It’s a Kickstarter phenom right now, having blown past his original funding goal by four times with three weeks to go.
The Kickstarter video is HERE.
The website for the project is HERE.
The beginning of a two part interview with the premier Bible design blog on the web is HERE.
A recent BibleGateway poll found that people still like taking a physical Bible to church. Overwhelmingly.
I haven’t found that percentage to be SO high in our church. There are a good number of people using their phones or tablets now. But we still have a majority using physical Bibles.
While I am getting more adapted to putting notes into a digital format Bible, I still love holding a physical Bible when I teach and preach.
What has been your experience?
Over the years I have done a very bad thing in the eyes of scholars. I have drifted more toward translations that work to make the text more readable. For ESV, NASB, NRSV, and RSV lovers… I am a heretic. For KJV only people, I’ve been apostate for years.
I still use “word for word” translations, but for preaching and group study, I look more toward less formal and more readable. I still want “accurate.” But in translation, that is simply a moving target. I just don’t want someone who is fairly new in the faith to try to have to “translate” an English word or phrase!
In my Lenten reading this morning, there is this verse in Gen. 42:
12 He said to them, “No, it is the nakedness of the land that you have come to see.” (ESV)
The “nakedness of the land?” What? They came to hit the strip clubs?
One great function of BibleGateway is the parallel translation feature. I put three translation options HERE.
The beauty of several translations is realizing we can have accuracy AND clarity. It’s not always “word for word,” but it WILL communicate the truth of the passage.
A new Barna poll is out regarding “Bible Minded Cities.” My own metropolitan area (the Twin Cities) ranks 81. That’s not very high, if you’re keeping score.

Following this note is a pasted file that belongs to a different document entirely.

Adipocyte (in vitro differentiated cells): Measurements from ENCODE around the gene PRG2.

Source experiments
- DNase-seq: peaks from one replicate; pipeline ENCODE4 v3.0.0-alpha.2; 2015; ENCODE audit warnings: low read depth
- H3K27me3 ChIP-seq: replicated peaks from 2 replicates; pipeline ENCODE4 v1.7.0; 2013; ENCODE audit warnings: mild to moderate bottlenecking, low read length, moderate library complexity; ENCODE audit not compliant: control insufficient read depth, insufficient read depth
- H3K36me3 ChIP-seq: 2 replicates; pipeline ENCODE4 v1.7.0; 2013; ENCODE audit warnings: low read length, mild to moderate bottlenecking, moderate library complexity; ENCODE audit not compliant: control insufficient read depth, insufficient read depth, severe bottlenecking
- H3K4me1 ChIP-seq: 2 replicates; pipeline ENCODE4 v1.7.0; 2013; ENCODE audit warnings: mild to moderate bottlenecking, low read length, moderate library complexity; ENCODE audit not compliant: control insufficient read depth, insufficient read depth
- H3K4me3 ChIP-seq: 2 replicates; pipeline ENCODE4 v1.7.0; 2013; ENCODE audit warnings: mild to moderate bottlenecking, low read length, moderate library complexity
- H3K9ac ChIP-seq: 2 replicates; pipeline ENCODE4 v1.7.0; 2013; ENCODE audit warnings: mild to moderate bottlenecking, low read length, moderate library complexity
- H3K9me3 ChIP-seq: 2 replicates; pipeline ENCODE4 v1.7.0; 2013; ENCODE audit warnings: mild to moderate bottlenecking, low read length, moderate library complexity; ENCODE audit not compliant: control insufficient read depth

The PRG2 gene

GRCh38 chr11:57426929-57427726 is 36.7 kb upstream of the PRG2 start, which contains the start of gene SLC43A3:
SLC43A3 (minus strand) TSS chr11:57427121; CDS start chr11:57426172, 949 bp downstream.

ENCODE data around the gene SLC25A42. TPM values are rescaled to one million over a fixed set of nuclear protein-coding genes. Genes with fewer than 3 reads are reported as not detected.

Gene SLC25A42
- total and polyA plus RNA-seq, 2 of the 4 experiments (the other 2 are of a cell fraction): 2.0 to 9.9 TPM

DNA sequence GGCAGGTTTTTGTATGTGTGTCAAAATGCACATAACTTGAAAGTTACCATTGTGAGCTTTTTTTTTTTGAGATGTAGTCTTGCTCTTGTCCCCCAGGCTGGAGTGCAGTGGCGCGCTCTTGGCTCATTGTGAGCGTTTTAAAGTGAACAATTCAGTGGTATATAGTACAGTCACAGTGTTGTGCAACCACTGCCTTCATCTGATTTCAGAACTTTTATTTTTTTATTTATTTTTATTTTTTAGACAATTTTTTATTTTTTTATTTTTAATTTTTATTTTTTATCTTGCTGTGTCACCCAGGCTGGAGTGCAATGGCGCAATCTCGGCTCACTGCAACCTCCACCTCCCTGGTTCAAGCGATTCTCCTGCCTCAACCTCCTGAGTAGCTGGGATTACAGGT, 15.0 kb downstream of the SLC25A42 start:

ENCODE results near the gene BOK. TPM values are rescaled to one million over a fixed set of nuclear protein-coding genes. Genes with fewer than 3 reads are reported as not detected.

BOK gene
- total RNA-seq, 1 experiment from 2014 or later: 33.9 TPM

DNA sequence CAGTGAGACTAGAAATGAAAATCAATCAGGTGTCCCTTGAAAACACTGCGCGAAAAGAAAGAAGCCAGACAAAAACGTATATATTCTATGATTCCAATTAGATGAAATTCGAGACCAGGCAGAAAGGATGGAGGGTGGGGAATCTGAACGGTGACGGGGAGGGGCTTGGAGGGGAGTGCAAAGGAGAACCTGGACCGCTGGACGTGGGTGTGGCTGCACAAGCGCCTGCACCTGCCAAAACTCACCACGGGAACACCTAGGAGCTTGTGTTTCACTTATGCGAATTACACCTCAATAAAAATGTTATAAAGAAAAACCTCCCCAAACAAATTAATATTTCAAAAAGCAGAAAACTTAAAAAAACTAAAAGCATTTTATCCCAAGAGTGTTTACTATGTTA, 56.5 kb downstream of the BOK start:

In Lutheran land, where people don’t actually carry Bibles because they’re in the pews at church, is this really “surprising?”
What is the great mystery, of course, is HOW do they reach these rankings? What are the criteria? What does “Bible minded” really mean?
Plus, the great joke is you may actually be reading your Bible, but that doesn’t necessarily translate into living your Bible.
At any rate, congratulations to Knoxville, TN for whatever it is they do better than the rest of the country!
Last Advent season I was part of the blogger series for the Common English Bible. They extended their blogging series through Lent, then to Pentecost, so I spent many months using the Common English Bible along with the NIV2011 in my teaching and preaching.
Once the blogging event was over last spring, I still found myself drawn to the Common English Bible. While my main teaching and preaching continued to be from the NIV, I would always refer to the Common English Bible for a fresh look. The more I kept using the Bible, the more I have grown to really admire this translation. It is completely “modern,” in that the vernacular will wear out in about ten years or less. It means fresh updates frequently. That’s one downside.
I’m still getting through that “Human One” vs. the “Son of Man” thing. That’s another downside.
But this translation is really a decent read for me. I rarely trip up over words if I read it publicly. The reading is very smooth. Also, I am desiring more and more to have access to the Deuterocanonical Books, and my edition of the CEB in print and on my Olive Tree Reader has that. While I don’t access those books often, I want to have them available. Reading the Deuterocanonical Books in the CEB is refreshing.
I think this is a good translation to give to people who can’t slog through a King James like experience. It is easier to get into the text, and that should be the point. It is a faithful translation, in my view, of Orthodox Christianity, and useful for study and reading.